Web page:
"Somebody poisoned my watchdog last week. The only reason my dog was poisoned was so somebody could get at me more easily. I am being followed everywhere, day and night. A lot of people know about my invention --- how it will put every oil company in the world out of business. Two cents a gallon for a substitute as good as the best they can refine? I tell you, my life is not worth that [snapping his fingers]! Think of what my invention means to nations at war".

Meriwether offered to arrange for a thorough test of his invention with the Navy Department in Washington DC, and Andrews accepted his help. Meriwether managed to arouse the interest of Secretary Josephus Daniels, who said:

"Tell the man to come on at once; I will have a submarine and airplane detailed and ready for him on his arrival".

Meriwether telegraphed Andrews, but received no reply. He returned to McKeesport, but Andrews could not be found. Meriwether then accompanied the police to Andrews’ home, where they found signs of a violent struggle in the ransacked house. No trace was found of Andrews.

But Andrews had not been kidnapped or murdered; he had simply reported back to his seaman’s post in the Canadian Navy. He returned to the USA in the 1930s. In 1942, a reporter named James Kilgallen found Andrews living on a farm near Library, Pennsylvania. Andrews said that he had forgotten the formula.

Another version of the Andrews mystery states that he was found murdered in his home in 1937, and all of his notes and supply of green powder were missing. His sister allegedly took the notes and fled to Scotland, where she too was murdered only a year later. The eminent journalist Tom Valentine, who has written numerous articles about suppressed technologies, once received a phone call from a man who claimed to be John Andrews, Jr. His innuendos could not be proven, of course:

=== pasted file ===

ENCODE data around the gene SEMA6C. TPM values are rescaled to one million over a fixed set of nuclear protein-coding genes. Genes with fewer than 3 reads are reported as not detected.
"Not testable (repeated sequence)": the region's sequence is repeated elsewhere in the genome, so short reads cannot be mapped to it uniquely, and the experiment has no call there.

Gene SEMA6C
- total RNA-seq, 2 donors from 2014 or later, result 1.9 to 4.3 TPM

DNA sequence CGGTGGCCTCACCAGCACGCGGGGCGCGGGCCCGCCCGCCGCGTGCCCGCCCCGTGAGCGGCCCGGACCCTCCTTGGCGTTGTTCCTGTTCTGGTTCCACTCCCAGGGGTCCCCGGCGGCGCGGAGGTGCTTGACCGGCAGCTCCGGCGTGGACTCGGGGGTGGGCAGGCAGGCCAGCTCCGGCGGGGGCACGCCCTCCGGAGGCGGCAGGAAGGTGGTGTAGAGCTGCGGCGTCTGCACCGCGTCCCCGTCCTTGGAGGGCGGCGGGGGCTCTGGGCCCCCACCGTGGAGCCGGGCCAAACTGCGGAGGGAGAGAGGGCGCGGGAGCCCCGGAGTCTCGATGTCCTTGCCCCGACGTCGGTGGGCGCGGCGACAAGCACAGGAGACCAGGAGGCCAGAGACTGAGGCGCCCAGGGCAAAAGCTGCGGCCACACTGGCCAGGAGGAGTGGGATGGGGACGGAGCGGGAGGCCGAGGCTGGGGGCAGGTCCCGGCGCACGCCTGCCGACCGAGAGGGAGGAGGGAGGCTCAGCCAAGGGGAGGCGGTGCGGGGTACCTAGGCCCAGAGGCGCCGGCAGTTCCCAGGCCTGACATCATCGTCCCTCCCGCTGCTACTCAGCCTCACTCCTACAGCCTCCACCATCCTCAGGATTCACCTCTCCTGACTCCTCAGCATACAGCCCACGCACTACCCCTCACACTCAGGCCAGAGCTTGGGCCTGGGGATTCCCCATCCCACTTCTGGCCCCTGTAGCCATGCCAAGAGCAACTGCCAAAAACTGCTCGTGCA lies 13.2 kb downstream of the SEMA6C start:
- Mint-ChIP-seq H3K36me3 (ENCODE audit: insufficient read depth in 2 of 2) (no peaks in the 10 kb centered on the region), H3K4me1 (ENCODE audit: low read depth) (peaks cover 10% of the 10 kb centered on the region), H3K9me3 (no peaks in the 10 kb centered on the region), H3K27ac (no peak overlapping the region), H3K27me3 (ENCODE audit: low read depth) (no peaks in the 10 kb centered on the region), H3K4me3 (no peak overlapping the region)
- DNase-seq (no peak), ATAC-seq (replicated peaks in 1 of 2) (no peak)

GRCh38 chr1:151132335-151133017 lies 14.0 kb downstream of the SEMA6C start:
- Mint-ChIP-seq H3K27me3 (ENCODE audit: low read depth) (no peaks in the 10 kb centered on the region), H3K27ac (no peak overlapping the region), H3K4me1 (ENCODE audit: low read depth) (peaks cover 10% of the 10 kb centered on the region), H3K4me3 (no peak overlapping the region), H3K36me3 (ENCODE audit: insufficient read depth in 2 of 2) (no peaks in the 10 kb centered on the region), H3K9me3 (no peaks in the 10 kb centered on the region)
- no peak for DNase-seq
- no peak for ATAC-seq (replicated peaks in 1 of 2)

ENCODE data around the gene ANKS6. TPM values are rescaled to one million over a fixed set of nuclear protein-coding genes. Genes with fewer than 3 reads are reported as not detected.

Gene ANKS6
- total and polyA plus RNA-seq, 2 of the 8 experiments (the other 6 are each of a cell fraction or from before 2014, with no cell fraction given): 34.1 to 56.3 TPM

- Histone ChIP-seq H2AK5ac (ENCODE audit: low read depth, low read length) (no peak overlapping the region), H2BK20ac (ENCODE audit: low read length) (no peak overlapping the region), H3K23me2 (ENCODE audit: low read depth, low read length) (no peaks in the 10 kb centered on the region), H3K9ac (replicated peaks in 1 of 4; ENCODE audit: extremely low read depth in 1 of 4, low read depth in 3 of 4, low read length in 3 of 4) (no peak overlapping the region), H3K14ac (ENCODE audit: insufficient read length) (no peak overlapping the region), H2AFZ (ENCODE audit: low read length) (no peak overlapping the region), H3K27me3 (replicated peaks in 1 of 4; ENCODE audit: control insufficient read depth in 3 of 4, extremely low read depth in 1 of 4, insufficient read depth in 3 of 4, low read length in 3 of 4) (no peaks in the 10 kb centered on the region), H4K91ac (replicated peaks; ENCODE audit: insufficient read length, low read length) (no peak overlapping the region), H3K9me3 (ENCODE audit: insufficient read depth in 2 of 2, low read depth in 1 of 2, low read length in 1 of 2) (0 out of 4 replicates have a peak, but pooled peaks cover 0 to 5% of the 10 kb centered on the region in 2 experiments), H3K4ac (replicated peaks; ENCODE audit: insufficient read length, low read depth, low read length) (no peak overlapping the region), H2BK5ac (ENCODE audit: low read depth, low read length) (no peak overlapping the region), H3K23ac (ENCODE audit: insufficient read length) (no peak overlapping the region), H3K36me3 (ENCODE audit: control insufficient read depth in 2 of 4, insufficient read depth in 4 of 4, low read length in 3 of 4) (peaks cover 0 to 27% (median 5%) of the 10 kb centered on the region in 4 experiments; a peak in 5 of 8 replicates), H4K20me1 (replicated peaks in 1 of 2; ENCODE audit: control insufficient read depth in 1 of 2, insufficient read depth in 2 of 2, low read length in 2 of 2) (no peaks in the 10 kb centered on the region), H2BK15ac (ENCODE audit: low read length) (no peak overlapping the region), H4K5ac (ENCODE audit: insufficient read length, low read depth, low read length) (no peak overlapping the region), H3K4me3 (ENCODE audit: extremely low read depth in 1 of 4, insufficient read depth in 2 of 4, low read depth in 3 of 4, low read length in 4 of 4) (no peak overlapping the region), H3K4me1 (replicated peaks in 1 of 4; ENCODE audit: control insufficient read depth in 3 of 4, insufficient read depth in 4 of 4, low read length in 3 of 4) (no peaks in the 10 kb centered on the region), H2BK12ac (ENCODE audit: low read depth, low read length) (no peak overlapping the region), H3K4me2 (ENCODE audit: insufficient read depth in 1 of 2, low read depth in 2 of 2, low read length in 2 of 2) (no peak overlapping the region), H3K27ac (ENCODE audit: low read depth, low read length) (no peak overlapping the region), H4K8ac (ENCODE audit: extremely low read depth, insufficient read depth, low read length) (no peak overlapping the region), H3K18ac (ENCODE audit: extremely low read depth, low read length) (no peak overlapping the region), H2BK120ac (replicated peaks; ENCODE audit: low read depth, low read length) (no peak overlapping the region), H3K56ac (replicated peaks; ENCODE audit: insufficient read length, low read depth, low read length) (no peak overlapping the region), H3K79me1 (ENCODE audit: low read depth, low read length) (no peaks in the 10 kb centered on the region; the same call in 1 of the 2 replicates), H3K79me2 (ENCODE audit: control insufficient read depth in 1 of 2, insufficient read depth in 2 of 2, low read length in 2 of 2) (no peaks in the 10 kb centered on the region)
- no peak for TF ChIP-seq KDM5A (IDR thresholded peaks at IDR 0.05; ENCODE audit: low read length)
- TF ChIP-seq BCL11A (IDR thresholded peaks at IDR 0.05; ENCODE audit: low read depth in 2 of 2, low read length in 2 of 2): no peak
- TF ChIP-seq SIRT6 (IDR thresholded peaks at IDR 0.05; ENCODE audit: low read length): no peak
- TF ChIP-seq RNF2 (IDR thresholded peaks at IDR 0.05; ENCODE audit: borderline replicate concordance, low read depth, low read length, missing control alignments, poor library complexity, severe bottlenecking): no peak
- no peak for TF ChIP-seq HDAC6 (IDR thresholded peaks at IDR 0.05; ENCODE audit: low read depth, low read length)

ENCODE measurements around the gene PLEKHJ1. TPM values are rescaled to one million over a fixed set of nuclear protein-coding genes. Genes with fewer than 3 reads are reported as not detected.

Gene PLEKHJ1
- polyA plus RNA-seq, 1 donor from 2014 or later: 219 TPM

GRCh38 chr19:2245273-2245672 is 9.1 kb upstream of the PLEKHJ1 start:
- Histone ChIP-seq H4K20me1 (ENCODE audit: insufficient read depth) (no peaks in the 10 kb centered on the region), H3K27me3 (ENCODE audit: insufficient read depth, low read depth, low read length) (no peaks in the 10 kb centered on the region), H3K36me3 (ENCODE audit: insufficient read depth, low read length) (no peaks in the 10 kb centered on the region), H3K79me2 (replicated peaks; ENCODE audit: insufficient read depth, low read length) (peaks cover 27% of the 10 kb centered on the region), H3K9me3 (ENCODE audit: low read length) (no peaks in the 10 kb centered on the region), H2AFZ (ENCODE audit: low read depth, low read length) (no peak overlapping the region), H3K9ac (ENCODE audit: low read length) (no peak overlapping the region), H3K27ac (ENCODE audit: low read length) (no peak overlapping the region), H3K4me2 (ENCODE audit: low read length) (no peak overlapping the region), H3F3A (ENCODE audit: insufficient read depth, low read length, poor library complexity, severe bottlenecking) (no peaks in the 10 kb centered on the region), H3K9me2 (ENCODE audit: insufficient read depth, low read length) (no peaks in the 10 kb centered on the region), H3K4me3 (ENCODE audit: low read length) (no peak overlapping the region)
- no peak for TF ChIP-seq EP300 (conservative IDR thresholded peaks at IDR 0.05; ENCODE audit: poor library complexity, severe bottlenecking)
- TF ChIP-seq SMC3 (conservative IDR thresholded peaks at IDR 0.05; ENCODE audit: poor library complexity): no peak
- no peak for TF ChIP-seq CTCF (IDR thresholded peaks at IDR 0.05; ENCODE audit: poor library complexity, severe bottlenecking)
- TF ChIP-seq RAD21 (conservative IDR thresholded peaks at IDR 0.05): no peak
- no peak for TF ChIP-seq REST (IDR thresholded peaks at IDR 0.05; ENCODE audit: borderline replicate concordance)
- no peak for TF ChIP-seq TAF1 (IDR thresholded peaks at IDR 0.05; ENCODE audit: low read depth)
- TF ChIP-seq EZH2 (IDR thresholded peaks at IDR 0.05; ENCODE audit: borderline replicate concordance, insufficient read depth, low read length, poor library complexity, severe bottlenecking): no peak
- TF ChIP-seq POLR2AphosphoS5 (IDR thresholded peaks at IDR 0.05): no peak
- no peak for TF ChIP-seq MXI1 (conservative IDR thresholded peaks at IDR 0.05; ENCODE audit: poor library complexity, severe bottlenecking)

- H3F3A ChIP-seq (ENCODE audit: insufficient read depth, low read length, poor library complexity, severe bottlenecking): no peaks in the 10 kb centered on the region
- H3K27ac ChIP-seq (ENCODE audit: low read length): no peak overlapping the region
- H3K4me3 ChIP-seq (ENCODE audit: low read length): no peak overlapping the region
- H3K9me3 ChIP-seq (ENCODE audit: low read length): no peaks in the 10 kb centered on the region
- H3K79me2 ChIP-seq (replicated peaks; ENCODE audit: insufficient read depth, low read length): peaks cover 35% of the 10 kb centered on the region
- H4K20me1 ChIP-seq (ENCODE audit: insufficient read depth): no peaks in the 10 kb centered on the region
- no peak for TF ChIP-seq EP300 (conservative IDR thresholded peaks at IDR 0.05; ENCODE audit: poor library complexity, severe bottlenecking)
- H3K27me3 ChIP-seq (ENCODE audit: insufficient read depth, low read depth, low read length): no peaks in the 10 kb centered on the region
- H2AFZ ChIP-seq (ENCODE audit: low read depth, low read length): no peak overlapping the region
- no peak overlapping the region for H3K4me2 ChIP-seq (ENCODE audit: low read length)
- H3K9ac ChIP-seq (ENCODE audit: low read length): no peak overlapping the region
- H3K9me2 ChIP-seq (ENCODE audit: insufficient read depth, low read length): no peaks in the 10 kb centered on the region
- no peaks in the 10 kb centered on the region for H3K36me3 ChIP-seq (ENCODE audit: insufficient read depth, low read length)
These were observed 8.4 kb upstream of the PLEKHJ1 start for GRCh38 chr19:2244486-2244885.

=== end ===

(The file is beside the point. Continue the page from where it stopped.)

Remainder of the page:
"My aunt was killed and then some of my relatives suddenly got rich and I believe the process for making the powder is known and the people who know are the Phillips Petroleum Company".

The next person to demonstrate the conversion of water to fuel was Guido Franch, a former coal miner who tried for nearly 50 years to find financiers for his product. He too used a green powder to turn water into 105-octane fuel. He called it "Mota", which is atom spelled backwards.

Franch demonstrated Mota hundreds of times, but never produced it commercially. He did, however, sell about 3000% of his rights to interested investors. In 1973, Franch was subpoenaed to appear in Chicago’s Federal Circuit Court "with any records relating to the purchase or the proposed purchase of any fuel, fuel powder, or fuel formula in your possession". He demonstrated his Mota transmutation in the presence of judges William Bauer and Philip Romiti, who believed what they saw, and Franch was acquitted of charges of fraud.